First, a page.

COVID-19 Neurological Georgia Cohort Study

Project: Research project

Project Details


The SARS-CoV-2 virus, like other coronaviruses, is neurotropic. A clue to early invasion and involvement of the nervous system in COVID-19 patients are the early symptoms of anosmia and hypogeusia. These may be seen in over 60% of COVID-19 positive patients. There is evidence from the humanized ACE2 transgenic mouse that the SARS-CoV-1 virus rapidly invades the olfactory bulb and spreads transneuronally throughout the olfactory pathways Our overall goal is to determine if there are long term neurological sequelae to SARS-CoV-2 viral infection in both asymptomatic and symptomatic COVID-19 positive patients and to understand the contributing health and genetic factors. To achieve this goal, we will establish a longitudinal prospective cohort of COVID-19 positive patients and follow them long-term for neurological sequelae. COVID-19 preferentially affects African Americans (AA) and we will be enrolling in the Central Savannah River Area (CSRA) of Georgia where we expect about half of our patients to be AA. Our hypothesis is that long term neurological sequela will occur over time in COVID-19 positive patients and there will be clinical, racial and genetic predictors of occurrence and severity of neurological sequelae. To test this hypothesis, we will recruit 500 COVID-19 positive patients at baseline and conduct follow-up annually. The specific aims are: Aim 1: Determine if COVID-19 positive patients have an increased risk to develop neurological complications and cognitive impairment over time and if there is disparity in occurrence and severity of complications in AA. Aim 2: Determine the relative contributions of pre-existing comorbidities, the initial clinical presentation (e.g., anosmia) and genetic contributions to the development and severity of neurological complications. The technical goal of Year 1 is to recruit 500 COVID-19 positive patients for the baseline testing and conduct year 1 follow-up. The specific aims for Year 1: Aim 1. Determine the 1-year incidence rates of persistent anosmia, hypogeusia and neuropsychiatric disorders (i.e. cognition, depression and anxiety) and whether there are differences between gender, ethnicity and age groups; Aim 2. Identify the potential contributing factors (i.e. severity of the COVID-19, pre-existing health conditions, the initial clinical presentation of neurological symptoms and unhealthy lifestyles including smoking and use of alcohol and illegal drugs) to the 1-year incidence of persistent anosmia, hypogeusia and neuropsychiatric disorders.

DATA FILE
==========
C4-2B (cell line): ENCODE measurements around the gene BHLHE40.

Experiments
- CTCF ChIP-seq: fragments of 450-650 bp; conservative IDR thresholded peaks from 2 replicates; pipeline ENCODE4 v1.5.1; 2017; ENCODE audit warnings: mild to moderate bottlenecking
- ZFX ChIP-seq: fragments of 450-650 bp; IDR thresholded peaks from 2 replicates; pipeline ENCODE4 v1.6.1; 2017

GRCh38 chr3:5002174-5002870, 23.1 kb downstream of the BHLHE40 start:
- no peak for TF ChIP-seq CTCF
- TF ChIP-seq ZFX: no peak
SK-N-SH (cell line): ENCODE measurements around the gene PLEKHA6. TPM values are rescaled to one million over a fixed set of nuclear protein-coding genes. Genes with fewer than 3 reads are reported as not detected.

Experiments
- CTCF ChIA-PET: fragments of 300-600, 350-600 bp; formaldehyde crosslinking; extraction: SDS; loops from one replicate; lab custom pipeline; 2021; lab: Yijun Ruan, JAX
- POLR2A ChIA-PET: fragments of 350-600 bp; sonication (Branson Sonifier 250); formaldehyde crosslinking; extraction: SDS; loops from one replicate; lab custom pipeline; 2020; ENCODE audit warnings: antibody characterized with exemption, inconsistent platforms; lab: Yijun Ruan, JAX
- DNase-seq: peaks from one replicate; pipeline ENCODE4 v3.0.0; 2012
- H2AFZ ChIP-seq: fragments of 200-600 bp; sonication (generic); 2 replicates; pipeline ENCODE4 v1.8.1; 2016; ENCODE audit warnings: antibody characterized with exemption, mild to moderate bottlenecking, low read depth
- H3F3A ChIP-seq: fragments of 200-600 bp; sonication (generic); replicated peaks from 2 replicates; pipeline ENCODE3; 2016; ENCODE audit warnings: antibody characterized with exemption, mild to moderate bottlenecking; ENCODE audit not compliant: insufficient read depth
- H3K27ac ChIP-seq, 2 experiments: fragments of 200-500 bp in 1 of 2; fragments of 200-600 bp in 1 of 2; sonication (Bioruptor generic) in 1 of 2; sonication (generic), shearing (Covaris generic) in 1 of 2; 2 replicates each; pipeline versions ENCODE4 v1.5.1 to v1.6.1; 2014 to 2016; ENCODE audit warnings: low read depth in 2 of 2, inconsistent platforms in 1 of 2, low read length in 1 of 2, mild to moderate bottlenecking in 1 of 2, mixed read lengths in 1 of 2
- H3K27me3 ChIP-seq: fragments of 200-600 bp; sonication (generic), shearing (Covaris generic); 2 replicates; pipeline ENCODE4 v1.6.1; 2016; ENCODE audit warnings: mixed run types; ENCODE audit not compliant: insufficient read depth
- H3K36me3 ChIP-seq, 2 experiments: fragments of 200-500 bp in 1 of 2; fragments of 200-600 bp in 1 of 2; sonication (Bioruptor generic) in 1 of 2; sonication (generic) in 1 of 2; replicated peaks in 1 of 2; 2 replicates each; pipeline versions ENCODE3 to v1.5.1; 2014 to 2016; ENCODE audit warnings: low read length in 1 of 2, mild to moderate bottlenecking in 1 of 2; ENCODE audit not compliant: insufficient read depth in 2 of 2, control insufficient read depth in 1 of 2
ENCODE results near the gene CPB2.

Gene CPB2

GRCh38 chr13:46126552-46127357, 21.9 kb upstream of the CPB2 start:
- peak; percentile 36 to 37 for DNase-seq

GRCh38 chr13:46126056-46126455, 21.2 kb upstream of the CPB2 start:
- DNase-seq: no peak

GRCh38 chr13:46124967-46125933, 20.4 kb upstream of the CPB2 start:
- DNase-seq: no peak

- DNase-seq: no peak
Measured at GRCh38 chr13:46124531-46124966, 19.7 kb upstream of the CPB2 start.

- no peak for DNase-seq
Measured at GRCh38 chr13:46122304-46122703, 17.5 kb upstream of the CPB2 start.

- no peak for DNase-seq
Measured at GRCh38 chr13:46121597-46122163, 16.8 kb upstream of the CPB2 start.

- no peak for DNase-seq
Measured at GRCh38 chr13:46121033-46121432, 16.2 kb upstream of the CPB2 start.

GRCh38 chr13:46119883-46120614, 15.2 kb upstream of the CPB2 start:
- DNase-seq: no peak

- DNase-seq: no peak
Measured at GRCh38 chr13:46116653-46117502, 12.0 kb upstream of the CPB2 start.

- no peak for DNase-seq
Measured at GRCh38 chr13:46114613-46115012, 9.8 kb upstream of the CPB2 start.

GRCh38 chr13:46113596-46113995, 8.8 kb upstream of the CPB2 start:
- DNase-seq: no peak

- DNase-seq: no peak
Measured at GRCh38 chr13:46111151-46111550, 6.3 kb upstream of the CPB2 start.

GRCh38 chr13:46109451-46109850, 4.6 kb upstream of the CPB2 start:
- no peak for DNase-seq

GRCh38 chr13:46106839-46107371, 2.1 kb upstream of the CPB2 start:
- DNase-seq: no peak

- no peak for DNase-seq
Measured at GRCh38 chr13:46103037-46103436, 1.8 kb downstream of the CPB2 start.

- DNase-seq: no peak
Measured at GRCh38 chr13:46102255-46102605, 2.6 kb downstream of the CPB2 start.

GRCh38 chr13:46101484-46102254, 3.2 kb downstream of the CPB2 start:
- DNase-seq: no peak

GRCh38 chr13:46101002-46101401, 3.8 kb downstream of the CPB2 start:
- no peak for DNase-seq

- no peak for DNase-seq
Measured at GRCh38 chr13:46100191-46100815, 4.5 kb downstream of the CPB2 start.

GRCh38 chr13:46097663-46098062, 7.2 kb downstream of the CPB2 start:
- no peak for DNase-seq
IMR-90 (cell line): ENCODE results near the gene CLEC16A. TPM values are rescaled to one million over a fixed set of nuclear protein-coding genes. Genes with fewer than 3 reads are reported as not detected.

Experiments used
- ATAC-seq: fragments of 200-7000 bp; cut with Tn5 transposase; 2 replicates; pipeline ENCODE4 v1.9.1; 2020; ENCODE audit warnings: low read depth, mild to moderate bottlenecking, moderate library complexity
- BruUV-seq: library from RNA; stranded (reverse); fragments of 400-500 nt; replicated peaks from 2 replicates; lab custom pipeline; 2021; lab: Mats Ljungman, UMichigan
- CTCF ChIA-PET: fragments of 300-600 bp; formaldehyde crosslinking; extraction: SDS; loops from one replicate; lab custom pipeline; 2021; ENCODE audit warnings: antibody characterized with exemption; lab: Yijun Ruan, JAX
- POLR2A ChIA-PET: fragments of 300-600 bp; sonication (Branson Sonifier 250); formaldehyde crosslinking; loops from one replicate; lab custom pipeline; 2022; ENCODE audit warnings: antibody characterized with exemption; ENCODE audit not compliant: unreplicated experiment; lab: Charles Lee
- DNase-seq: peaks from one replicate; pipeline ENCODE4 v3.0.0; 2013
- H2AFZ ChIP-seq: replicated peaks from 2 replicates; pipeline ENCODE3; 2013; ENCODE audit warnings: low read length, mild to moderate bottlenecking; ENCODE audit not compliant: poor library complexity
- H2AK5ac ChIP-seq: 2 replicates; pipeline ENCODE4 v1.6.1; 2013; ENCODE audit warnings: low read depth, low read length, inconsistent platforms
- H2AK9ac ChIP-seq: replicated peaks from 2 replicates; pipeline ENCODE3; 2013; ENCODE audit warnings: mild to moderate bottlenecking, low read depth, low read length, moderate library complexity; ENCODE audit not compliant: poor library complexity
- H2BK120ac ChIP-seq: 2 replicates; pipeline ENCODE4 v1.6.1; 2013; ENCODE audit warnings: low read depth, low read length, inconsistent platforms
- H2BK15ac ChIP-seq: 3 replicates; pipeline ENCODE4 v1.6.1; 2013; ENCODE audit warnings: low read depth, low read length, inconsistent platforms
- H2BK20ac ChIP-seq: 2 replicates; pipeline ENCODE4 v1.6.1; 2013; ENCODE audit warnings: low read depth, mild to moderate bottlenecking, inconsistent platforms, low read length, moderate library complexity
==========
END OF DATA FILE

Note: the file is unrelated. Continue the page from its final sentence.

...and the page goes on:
StatusNot started


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